The recently developed Unconventional Fracture Model (UFM*) simulates complex hydraulic fracture network propagation in a formation with pre-existing closed natural fractures, and explicitly models hydraulic injection into a fracture network with multiple propagating branches . The model predicts whether a hydraulic fracture front crosses or is arrested by a natural fracture it encounters, which defines the complexity of the generated complex hydraulic fracture network.
While taking into account the leakoff of the fracturing fluid into the formation, the leakoff into the natural fractures should also be considered, especially in low-matrix permeability conditions. The transmissibility of natural fractures can become significant, and the fracturing fluid can penetrate into natural fractures. Different regions can coexist along the invaded natural fracture: hydraulically opened region filled with fracturing fluid, region of still closed natural fracture invaded by fracturing fluid due to natural fracture permeability, and the region of natural fracture filled with original reservoir fluid.
Explicit modelling of hydraulic fractures interacting with permeable natural fractures becomes extremely complicated with the necessity to account for conservation of fluid mass, pressure drop along natural fractures, leak-off into the formation from natural fracture walls, pressure sensitive natural fracture permeability, properties of natural fractures, fluid rheology, while tracking the interface of each region along invaded natural fracture. A main challenge is integrating this hydraulic fracture/natural fracture interaction modelling into the overall hydraulic fracture network propagating scheme without losing model effectiveness and CPU performance.
The updated UFM model with enhancement to account for leakoff into the natural fractures will be presented.
It is believed that complexity of the resulting fracture network during hydraulic fracturing treatments in formations with pre-existing natural fractures is caused mostly by the interaction between hydraulic and natural fractures. Natural fractures can be important for hydrocarbon production in the majority of low-permeability reservoirs, particularly where the permeability of the rock matrix is negligible. Understanding and proper modelling of the mechanism of hydraulic-natural fractures interaction is a key to explain fracture complexity and the microseismic events observed during HF treatments, and therefore to properly predict production.
When hydraulic fracture (HF) intercepts natural fracture (NF) it can cross the NF, open (dilate) the NF, or be arrested at NF. If hydraulic fracture crosses natural fracture, it remains planar, with a possibility to open the intersected NF if the fluid pressure at the intersection exceeds the effective stress acting on the NF. If the HF does not cross the NF, it can dilate and eventually propagate into the NF, which leads to more complex fracture network.
The interaction between HF and NF depends on in-situ rock stresses, mechanical properties of the rock, properties of natural fractures, and hydraulic fracture treatment parameters including fracturing fluid properties and injection rate. During the last decades, extensive theoretical, numerical, and experimental work has been done to investigate, explain, and use the rules controlling HF/NF interaction [3-17]. A new crossing model  recently implemented in UFM is able to predict the crossing behaviour of HF at the NF accounting for the effects of fluid properties and NF permeability .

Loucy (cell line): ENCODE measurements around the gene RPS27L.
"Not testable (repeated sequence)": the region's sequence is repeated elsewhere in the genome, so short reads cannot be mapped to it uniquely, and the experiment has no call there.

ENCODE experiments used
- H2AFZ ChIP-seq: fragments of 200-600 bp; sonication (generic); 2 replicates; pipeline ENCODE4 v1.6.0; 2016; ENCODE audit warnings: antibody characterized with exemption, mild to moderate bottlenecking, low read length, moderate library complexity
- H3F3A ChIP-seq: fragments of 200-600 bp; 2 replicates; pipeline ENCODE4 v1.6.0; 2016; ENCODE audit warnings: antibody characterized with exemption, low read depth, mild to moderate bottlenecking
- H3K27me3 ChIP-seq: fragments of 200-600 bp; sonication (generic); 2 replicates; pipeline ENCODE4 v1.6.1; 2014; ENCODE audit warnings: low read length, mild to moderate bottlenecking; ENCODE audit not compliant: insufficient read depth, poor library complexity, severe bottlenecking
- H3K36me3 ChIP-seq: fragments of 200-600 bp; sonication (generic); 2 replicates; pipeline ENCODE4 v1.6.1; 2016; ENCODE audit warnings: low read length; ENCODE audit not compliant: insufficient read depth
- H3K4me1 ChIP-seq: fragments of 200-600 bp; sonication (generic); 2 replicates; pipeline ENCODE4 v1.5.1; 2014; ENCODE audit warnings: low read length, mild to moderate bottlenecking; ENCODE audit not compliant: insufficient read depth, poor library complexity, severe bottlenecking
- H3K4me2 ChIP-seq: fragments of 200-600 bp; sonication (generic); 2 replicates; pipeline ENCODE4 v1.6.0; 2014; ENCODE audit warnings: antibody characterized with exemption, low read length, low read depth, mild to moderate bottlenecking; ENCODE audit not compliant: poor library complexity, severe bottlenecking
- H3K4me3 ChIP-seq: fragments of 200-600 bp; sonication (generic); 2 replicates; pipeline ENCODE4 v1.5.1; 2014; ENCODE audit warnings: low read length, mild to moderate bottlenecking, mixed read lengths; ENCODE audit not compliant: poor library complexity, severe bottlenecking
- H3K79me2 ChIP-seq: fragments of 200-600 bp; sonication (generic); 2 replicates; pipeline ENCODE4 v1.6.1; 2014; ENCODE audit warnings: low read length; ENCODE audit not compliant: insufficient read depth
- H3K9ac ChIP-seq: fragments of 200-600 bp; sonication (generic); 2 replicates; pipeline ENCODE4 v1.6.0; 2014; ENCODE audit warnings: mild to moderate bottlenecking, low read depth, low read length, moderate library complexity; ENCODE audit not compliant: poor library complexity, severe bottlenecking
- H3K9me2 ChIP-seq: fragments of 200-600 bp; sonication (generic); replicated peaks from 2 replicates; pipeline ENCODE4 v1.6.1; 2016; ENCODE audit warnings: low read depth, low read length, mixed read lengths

One of the important effects of natural fractures is enhanced leakoff, which can lead to a premature screenout during proppant injection. In a formation with low-matrix-permeability, the transmissibility of natural fissures can be significantly higher than that of the reservoir matrix. The fracturing fluid can readily penetrate into natural fissures during the fracturing process and maintain a pressure nearly equal to the pressure in the primary fracture .
The concept that natural fractures (fissures) could alter leakoff has been a subject of numerous studies [20-24] with considering the fissure opening conditions or pressure-sensitive leakoff conditions. It was often reported that permeability of natural fractures is pressure dependent [23, 25, 26].
The ways that elevated pressure could affect natural fractures have been described in . Fissures with rough surfaces and minimal mineralization are most likely highly sensitive to the net stress pushing on them. Under virgin reservoir conditions (when the pressure p within the fissure equals the initial reservoir pressure p ini ), the effective stress is fairly high and the open channels formed by mismatched fracture faces are most likely deformed and nearly closed. As the pressure in the fissure increases because of leakoff of the high-pressure fracturing fluid (p > p ini ), the net closure stress is reduced and the fissure porosity opens. In this regime, the leakoff coefficient is highly pressure dependent. As the pressure exceeds the closure stress on the fissure (p > p fo ), the entire fissure opens, yielding an accelerated leakoff condition. The estimation of the critical pressure in PKN-type HF (exceeding closing pressure p > p fo ) to open a vertical fissure has been given through the function of the principal horizontal stresses and Poisson ratio .